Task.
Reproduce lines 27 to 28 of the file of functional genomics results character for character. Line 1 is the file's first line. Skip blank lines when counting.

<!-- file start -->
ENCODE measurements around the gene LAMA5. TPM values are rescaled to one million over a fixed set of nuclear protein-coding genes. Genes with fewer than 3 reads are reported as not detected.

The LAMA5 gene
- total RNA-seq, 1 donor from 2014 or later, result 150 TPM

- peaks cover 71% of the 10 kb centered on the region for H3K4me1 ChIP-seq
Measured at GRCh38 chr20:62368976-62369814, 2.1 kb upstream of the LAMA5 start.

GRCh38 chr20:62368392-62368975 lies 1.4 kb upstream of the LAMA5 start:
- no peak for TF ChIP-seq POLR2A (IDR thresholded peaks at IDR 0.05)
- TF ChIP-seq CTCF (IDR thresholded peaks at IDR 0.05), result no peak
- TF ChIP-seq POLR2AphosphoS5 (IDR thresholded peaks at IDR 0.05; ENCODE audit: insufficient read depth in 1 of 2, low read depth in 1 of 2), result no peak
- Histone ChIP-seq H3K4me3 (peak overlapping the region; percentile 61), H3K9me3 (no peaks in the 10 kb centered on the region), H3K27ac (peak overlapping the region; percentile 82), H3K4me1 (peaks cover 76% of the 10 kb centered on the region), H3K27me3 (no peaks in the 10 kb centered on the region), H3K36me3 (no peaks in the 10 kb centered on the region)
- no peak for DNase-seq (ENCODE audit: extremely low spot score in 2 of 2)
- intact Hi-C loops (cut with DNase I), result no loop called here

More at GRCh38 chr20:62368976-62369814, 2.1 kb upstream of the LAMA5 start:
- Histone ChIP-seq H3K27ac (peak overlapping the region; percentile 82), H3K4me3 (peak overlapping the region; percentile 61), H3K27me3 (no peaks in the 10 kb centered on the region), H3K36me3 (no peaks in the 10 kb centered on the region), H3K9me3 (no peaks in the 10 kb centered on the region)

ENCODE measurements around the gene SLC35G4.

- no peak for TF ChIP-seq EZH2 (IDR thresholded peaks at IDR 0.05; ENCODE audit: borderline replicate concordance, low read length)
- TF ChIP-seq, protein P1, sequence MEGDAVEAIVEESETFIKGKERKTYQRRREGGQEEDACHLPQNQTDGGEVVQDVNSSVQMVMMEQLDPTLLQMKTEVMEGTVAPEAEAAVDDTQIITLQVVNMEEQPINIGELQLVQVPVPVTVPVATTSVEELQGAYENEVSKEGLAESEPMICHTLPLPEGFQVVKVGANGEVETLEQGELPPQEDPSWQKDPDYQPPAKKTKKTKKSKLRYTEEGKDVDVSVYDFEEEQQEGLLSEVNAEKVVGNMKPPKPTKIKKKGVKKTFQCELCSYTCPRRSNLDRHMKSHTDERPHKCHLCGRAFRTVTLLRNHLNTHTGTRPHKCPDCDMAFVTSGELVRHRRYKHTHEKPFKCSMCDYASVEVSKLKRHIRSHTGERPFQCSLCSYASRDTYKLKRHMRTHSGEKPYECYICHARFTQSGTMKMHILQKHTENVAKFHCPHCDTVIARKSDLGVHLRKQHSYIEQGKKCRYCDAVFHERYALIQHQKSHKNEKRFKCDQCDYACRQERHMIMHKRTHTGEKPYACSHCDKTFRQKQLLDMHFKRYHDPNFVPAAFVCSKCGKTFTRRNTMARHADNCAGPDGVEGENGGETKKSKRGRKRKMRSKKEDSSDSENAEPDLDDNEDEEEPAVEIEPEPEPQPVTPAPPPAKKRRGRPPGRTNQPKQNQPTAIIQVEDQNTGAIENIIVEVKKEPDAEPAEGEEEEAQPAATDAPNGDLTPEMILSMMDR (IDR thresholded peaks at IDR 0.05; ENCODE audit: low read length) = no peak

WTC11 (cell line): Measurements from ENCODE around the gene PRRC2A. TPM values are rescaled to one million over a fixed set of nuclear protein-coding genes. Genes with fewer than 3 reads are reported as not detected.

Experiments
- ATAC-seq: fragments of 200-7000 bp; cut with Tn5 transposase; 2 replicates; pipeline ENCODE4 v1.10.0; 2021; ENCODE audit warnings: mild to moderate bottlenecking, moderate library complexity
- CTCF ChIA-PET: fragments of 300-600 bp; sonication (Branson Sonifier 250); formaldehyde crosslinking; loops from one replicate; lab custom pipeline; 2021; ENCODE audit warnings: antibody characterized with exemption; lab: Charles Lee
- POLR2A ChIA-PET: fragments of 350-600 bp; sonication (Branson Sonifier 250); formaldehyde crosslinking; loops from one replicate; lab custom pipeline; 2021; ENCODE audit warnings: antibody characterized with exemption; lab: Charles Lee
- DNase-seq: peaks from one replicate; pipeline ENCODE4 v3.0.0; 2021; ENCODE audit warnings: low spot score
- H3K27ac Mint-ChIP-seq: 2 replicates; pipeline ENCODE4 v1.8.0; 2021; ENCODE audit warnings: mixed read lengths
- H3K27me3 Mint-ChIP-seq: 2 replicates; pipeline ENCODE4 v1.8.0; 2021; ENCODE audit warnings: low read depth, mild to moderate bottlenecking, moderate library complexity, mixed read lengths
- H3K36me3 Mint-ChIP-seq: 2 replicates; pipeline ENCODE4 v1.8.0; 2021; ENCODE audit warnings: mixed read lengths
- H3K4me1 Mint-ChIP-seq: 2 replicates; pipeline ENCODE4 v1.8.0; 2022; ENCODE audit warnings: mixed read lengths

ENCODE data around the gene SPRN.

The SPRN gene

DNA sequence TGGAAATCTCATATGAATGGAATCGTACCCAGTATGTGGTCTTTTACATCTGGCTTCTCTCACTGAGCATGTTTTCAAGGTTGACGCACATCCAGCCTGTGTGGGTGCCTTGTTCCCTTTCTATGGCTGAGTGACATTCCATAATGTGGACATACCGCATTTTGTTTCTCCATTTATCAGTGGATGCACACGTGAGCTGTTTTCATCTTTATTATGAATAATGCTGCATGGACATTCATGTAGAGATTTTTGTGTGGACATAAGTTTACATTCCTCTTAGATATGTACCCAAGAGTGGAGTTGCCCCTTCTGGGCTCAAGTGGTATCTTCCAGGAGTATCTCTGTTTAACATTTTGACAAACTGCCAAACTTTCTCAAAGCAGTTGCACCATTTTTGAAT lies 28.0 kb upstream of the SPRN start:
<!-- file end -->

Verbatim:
- H3K4me1 Mint-ChIP-seq: 2 replicates; pipeline ENCODE4 v1.8.0; 2022; ENCODE audit warnings: mixed read lengths

ENCODE data around the gene SPRN.